June 17, 2010, more than 80 people from Academia, Industry and policy gathered in Copenhagen to discuss the idea and development of Scientific Social Responsibility (SSR).

This report includes the highlights from the two keynote talks and the three discussion panels that followed.

What is SSR?

The conference took as its starting point the need for a renewed discussion of the social responsibility of research institutions and actors due to the push towards establishing Denmark as a leading knowledge society. As one the organizers, Maja Horst (CBS) said in her opening statement, the conference did not aim to achieve a final definition or consensus on SSR, but rather tried to set the scene for a wider debate of its role and nature.

As indicated already by the large turnout there seems to be general agreement that a discussion and better understanding of what we should understand by SSR is currently needed. To this end, while admitting that he hadn’t previously thought syste-matically about it, Klaus Peter Bøgesø (Lundbeck A/S) pointed out three key aspects of SSR in his keynote

  • any scientist should be able to explain about the possible benefit of his research
  • any scientist has an obligation to pursue valuable results
  • those holding funding power has a responsibility as well
Anticipating that most people, like Bøgesø, had limited experience with addressing SSR explicitly, Alan Irwin (CBS) took upon him to provide part of a historical as well as contemporary perspective on SSR. In his keynote he explained that historically speaking we are in the midst of a third wave of SSR – a wave characterized by its concern with
  • scientific and technological uncertainties, and
  • the attempt to deal with the increasing gap and loss of trust between institutions and researchers by means of openness and transparency

Thus, what was particularly interesting about the two keynotes was that taken together they came to illustrate a crucial feature of the current intellectual environment that most people attending could recognize. Though SSR is rarely explicitly addressed and discussed in between peers, most researchers seem well to recognize the historical trajectory of SSR and take their individual scientific social responsibility seriously in the daily scientific practice. But what’s all the fuzz about then?

SSR and the Daily Scientific Practice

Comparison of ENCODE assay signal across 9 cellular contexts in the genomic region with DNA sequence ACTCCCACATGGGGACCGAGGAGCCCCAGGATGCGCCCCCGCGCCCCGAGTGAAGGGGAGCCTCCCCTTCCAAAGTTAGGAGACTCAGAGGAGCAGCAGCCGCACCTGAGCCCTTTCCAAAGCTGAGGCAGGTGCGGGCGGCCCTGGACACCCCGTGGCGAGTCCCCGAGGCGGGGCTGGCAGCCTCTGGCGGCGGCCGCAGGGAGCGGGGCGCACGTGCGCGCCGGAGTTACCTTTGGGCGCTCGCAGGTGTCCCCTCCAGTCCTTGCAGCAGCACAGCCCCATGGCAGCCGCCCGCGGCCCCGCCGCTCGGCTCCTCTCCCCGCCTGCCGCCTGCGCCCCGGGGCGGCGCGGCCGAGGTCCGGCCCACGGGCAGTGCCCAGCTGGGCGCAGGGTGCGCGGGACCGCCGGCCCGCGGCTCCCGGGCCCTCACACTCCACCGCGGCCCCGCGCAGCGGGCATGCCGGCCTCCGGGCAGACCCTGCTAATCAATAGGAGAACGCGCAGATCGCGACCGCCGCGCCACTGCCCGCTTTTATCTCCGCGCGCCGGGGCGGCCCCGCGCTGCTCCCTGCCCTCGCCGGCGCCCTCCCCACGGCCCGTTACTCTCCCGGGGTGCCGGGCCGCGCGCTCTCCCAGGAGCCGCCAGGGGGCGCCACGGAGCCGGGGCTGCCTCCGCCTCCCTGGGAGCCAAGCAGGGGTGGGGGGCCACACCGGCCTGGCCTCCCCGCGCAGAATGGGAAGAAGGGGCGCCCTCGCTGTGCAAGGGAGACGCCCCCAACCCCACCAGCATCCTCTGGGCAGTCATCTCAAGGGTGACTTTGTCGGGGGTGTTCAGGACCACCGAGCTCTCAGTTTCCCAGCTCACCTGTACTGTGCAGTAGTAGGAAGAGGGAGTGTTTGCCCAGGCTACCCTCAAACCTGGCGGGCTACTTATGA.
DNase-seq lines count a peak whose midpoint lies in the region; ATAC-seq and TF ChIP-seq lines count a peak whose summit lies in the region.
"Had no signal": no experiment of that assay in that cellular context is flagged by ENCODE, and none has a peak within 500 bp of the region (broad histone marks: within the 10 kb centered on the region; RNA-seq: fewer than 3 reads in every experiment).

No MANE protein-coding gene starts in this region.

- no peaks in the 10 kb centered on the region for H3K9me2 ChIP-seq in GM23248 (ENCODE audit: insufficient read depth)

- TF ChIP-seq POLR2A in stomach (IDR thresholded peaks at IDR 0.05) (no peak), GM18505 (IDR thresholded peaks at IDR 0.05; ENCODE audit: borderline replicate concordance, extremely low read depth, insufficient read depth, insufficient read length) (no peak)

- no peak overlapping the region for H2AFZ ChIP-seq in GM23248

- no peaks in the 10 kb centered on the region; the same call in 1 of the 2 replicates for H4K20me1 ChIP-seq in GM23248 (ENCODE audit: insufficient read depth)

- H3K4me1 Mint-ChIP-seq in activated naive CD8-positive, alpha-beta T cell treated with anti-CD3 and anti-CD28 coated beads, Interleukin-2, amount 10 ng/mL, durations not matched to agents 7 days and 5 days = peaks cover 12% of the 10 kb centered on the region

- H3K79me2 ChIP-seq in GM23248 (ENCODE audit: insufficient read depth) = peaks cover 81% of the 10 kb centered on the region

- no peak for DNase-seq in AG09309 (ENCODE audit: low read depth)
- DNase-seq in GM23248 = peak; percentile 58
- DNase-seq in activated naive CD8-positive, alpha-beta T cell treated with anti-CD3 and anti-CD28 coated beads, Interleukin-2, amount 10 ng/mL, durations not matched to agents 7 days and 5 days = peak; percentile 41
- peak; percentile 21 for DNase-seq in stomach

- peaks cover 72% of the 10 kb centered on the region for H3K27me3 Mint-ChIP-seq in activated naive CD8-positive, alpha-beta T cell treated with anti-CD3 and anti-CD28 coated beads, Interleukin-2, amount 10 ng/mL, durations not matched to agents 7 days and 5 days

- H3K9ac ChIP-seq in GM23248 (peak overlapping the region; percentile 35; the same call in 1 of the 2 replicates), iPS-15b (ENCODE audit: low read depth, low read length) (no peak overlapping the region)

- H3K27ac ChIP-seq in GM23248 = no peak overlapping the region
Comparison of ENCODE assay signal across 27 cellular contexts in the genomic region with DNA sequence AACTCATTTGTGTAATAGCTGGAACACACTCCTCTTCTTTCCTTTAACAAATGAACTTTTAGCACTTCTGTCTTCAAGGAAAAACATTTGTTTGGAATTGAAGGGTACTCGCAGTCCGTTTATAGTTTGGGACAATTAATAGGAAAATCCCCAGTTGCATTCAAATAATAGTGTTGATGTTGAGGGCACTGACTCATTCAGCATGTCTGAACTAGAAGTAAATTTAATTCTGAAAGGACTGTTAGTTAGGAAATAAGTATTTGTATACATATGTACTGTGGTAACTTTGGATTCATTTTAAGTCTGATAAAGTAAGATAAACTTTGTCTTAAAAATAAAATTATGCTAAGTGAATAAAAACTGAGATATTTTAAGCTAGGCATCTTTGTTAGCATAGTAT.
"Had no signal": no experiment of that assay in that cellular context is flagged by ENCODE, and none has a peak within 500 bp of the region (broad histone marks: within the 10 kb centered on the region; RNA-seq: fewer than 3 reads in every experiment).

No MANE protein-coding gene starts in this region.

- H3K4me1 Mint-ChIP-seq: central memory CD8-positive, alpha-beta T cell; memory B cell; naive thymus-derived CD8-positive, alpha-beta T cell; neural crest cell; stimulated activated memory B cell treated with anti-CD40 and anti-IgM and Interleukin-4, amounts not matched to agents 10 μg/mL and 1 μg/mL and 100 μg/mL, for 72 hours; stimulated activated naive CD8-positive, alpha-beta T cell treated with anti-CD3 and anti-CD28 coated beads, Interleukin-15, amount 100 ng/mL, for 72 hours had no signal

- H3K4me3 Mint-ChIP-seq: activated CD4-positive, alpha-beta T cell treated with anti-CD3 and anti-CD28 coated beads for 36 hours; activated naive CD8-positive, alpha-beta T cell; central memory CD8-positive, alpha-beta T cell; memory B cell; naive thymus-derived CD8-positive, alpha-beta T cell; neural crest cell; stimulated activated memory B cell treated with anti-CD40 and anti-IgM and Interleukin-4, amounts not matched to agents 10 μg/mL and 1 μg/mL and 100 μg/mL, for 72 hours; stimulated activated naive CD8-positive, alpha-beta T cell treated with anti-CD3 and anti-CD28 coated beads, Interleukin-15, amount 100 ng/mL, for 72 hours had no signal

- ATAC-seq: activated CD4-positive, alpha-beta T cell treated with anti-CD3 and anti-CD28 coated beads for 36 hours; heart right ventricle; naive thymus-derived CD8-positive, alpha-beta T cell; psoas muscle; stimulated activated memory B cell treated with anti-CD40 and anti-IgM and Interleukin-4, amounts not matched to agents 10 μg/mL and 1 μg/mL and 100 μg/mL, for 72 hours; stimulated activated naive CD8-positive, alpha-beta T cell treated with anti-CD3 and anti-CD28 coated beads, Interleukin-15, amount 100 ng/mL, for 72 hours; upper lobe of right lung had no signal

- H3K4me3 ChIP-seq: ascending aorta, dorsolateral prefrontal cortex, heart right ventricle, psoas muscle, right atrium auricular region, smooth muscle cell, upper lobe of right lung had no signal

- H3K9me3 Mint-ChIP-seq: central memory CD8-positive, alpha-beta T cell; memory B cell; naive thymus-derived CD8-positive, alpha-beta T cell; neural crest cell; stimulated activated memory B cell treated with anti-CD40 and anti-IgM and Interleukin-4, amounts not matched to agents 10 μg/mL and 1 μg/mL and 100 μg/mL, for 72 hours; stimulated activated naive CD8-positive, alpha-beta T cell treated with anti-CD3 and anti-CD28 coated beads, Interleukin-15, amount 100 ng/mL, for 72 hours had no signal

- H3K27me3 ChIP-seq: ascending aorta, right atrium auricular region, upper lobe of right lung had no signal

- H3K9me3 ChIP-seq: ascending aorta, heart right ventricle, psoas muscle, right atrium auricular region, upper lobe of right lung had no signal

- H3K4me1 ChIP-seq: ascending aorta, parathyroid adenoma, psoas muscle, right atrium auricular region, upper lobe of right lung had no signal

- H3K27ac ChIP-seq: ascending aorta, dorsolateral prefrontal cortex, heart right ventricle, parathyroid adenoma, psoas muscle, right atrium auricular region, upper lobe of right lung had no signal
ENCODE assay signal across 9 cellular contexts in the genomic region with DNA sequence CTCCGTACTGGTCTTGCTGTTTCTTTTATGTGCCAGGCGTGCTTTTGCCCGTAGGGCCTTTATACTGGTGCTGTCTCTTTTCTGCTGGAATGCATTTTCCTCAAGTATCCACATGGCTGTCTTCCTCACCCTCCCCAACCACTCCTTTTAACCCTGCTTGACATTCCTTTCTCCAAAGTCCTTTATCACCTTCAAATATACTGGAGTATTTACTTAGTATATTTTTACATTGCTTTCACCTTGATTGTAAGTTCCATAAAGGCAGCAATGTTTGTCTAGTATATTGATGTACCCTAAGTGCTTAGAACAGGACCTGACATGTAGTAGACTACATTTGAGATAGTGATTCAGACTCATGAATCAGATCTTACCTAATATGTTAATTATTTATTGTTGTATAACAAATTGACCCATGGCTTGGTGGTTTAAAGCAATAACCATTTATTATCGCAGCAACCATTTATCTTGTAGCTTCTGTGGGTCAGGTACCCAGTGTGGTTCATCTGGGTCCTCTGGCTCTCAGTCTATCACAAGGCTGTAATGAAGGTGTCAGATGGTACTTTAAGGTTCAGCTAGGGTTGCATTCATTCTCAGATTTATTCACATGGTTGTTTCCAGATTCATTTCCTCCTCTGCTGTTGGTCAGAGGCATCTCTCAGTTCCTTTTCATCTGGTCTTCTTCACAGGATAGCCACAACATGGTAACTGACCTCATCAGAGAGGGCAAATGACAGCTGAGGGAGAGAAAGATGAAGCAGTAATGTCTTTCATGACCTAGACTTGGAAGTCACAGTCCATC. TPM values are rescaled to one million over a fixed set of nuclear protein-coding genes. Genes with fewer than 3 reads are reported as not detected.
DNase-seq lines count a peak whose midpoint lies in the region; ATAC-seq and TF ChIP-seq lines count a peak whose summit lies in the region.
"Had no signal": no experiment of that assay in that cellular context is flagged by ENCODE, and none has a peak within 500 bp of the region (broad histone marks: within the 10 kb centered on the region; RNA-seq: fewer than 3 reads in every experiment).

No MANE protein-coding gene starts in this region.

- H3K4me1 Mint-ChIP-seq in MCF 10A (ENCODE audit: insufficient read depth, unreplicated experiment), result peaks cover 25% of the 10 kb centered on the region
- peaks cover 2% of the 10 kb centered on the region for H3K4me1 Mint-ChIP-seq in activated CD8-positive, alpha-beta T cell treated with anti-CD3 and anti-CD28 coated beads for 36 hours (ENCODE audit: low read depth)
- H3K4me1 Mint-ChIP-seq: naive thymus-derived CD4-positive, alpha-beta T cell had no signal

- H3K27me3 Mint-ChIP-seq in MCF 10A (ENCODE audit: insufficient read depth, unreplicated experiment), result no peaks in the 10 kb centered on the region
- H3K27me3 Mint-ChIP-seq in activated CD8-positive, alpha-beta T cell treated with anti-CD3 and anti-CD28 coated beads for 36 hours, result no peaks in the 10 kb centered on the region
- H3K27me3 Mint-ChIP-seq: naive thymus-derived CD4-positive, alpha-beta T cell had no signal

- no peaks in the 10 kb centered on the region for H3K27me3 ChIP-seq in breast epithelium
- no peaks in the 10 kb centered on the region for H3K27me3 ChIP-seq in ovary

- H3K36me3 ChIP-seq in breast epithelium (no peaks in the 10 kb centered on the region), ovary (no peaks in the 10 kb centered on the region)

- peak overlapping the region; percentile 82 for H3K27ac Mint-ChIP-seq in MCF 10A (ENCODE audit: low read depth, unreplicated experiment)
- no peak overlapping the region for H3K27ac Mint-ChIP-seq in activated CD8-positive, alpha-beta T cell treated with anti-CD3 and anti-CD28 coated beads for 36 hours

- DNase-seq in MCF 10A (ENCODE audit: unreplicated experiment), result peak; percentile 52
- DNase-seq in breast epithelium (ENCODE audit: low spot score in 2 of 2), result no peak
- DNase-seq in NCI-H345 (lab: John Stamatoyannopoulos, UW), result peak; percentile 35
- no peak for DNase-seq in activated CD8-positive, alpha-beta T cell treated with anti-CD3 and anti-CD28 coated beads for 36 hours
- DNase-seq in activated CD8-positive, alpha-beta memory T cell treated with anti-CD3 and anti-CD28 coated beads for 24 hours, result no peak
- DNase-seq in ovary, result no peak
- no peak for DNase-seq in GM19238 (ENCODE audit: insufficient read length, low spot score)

Though the individual scientist may in general take his or her scientific social responsibility serious, the conference made clear that it is far from certain that he or she are capable of meeting the challenges they currently face in their daily scientific practice as individuals.

First of all, Prof. Lene Koch from University of Copenhagen told that her extensive experience as a social scientist had taught her that while the best tool for securing robust knowledge in the daily scientific practice is dialogue based on the close scrutiny of qualified external observers, such dialogue is in between scientists is different than talking to the public. In the scientific practice we encounter alternative ideas of responsibility and ethics. Thus, while dialogue may be used to develop existing views in a positive way, it also raises the fundamental question of what responsibility is and who’s notion we are to use. Obviously, resolving such questions lies outside the ability of the individual scientist and the bounds of their daily scientific practices.

But even if researchers did as well as for those that do take up the challenge of thinking systematically and working seriously with SSR as part of the daily practice obstacles remain. As Prof. Mark Bedau, Director of ISSP pointed out, the surrounding institutional structures do not encourage or reward such work. Thus,traditions and incentives need to be changed in ways that once again transcends the ability of the individual scientist.

But perhaps the most pressing challenge occupying the minds of those present at the conference – i.e. people picking up the challenge of thinking about SSR despite the lack of encouragement – seemed to be the increasing gap of distrustbetween politicians and academia.

“A lot of money has been taken away from academia.
Politicians don’t trust academia. It’s a challenge.”

– Klaus Peter Bøgesø, Lundbeck A/S

In particular, this challenge is a difficult one, since as several comments from the audience revealed this gap of distrust often presents itself in contradictories. For instance, as Prof. of Physics Steen Rasmussen from SDU pointed out, while the demand for science communication has been increasing at the political level, so has the unmotivated dismissal of expertise at the very same level. Such challenges are obviously such that the individual researcher cannot meet them alone or change the premises upon which they rest.

But even if such profound challenges of conceptual clarification, changing incentive structures and reconciling politicians and academia should be resolves, a well working academic world presents some inherently difficult problems. AsPeter Krogsgaard-Larsen (Carlsberg Foundation) pointed out, very few scientists are capable of controlling the large process demanded for converting their basic scientific discoveries into knowledge of social utility. Thus, even in an ideal daily scientific practice good academic leadership is key.